Creates employment opportunities
Indian agriculture gives employment and work to a vast majority of the people in the rural crowd. In rural and backward areas, almost 70% of the masses earn their livelihood from cultivation and allied agro-industries. Agriculture is also helpful in increasing employment opportunities in the manner that it is helpful in industrial growth and expansion which leads to an increase in employment.
More capital investment
In today’s world modern agricultural equipment is used for cultivation, irrigation, land preparation, banding, harvesting, plows, etc. which requires a huge amount of investment. Income leads to savings and savings leads to investments.
As we know that agriculture contributes almost 16% to the national income of the economy, there will be savings from the agriculturalist and it will lead to capital formation. The livestock viz. cattle, buffaloes, sheep, goats, horses, ponies, etc. also have their food from agriculture.
Poor inputs and techniques
The techniques and methods of cultivation have been old and inefficient. It results in a high cost of production and low productivity. These methods have not undergone and changed for centuries. The investment in agriculture in the form of manures and fertilizers, improved seeds, irrigation, tools and implements, and other types of assets has been miserably low.
Inadequate irrigation facilities
One of the main reasons for the weakness of Indian agriculture has been the lack of irrigation facilities in the country. The farmers have to depend upon rainfall and very few of them can avail the facilities of the irrigation systems. Sometimes drought and floods also spoil the whole cultivation and crops.
Indebtedness of the farmers
There is an old saying that the farmers in India are born in debt, live in debt, and bequeath debt. The reasons for their indebtedness are many such as hereditary debt, litigation, want of supplementary incomes, and wasteful social expenditure.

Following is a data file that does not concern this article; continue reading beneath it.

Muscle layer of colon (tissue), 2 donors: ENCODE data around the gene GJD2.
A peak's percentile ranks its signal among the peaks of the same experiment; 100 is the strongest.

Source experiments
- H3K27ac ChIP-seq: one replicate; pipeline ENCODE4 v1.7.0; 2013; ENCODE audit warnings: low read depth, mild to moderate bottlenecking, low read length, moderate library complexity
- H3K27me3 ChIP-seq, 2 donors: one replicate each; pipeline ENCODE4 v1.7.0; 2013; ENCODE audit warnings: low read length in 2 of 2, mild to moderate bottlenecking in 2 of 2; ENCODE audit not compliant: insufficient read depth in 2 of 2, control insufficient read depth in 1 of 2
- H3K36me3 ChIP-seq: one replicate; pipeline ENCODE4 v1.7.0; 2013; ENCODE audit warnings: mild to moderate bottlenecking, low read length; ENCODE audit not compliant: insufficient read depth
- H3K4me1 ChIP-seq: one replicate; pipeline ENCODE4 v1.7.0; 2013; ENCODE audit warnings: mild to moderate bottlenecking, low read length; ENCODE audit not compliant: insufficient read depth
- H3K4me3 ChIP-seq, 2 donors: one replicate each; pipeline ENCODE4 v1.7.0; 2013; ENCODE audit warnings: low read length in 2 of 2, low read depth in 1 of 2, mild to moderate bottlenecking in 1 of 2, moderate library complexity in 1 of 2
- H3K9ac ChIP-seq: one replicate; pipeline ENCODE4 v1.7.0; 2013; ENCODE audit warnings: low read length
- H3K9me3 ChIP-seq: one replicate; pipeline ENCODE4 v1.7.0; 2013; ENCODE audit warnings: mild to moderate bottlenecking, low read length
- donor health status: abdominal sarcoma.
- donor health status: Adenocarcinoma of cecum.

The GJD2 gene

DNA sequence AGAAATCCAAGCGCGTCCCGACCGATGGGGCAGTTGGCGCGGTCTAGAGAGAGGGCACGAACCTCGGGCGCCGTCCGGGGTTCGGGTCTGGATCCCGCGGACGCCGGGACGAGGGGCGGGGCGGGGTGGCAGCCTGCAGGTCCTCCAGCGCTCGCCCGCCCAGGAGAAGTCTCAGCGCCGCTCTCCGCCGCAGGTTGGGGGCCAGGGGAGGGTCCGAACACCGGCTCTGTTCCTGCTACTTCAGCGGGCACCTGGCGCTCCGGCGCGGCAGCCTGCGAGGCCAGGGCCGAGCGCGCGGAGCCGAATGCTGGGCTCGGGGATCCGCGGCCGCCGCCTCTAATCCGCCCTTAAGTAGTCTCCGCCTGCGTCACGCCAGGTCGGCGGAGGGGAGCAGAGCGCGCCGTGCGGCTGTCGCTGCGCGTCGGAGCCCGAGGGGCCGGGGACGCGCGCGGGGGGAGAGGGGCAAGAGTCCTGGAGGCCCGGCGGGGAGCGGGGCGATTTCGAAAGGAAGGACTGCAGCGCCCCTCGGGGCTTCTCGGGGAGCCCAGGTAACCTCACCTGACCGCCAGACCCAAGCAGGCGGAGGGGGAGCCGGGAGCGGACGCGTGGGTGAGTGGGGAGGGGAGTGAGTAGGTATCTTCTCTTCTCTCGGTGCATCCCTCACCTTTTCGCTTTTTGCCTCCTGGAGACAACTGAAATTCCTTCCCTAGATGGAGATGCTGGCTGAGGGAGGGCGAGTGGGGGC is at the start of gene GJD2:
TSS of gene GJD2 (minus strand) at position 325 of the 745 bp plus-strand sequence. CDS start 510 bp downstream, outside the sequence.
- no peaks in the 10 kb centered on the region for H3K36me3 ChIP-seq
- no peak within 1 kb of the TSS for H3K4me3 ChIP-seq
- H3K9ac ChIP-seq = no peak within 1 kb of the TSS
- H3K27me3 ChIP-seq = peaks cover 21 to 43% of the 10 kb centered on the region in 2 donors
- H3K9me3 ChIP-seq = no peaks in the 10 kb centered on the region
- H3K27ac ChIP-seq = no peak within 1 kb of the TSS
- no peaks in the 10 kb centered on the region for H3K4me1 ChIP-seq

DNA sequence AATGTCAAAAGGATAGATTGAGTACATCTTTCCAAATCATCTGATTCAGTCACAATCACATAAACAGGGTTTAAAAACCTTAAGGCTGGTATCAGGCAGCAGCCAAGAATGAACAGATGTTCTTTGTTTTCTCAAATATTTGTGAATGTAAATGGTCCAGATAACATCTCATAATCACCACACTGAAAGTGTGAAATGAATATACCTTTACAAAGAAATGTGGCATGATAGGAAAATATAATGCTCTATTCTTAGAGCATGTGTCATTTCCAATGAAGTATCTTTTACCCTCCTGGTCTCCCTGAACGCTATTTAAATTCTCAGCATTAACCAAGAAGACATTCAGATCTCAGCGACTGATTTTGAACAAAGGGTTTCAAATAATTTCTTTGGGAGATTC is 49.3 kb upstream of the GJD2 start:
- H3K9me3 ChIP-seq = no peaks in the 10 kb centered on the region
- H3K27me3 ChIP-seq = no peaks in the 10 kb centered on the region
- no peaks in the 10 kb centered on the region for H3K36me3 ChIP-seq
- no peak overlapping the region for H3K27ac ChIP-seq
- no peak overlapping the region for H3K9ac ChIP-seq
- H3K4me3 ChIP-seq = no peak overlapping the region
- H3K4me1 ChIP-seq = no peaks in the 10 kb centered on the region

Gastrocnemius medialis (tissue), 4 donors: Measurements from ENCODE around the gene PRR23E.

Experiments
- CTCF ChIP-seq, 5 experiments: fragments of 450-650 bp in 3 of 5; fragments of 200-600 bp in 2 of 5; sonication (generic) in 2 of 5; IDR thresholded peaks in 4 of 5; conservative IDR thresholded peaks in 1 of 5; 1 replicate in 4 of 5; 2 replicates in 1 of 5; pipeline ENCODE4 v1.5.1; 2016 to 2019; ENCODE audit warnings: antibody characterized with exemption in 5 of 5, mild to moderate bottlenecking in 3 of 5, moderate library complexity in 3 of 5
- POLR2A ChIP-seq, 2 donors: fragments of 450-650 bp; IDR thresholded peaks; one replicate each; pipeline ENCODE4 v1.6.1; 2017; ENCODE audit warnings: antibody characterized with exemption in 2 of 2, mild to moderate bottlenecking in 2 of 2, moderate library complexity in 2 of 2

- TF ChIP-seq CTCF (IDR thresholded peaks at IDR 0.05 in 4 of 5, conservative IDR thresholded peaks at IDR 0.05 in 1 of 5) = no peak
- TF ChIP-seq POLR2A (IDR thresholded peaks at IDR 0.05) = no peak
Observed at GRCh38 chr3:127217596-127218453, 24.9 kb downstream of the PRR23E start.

Low adoption of improved technology
adoption of high-yielding varieties (HYV) is very rare in India. The important reasons for the slow growth of HYV are the non-availability of suitable seeds, the predominance of traditional seeds, a short supply of recommended seeds, and a defective distribution system.
Absence of Innovation in Agriculture
The absence of an alternative for escaping pre-monsoon showers to avoid the problem of pre-harvest sprouting of crops in flood periods is a major problem. There is a lack of improved crop management practices for shifting cultivation. The facilities of storage, processing, and marketing are particularly deficient for perishable commodities.
Rural transport and communication network
Most of the areas remain inaccessible during rainy seasons for the non-availability of all-weather roads. Roads are found to be highly damaged and there are no proper transport facilities to access the villagers.
Progress of Indian agriculture